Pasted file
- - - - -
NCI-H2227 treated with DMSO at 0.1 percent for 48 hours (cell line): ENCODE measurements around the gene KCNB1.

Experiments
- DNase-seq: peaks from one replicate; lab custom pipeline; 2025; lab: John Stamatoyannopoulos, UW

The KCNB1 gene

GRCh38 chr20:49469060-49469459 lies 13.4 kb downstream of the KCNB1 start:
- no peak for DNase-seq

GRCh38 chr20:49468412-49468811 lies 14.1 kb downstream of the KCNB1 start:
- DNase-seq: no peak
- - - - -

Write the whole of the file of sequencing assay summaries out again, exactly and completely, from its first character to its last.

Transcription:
NCI-H2227 treated with DMSO at 0.1 percent for 48 hours (cell line): ENCODE measurements around the gene KCNB1.

Experiments
- DNase-seq: peaks from one replicate; lab custom pipeline; 2025; lab: John Stamatoyannopoulos, UW

The KCNB1 gene

GRCh38 chr20:49469060-49469459 lies 13.4 kb downstream of the KCNB1 start:
- no peak for DNase-seq

GRCh38 chr20:49468412-49468811 lies 14.1 kb downstream of the KCNB1 start:
- DNase-seq: no peak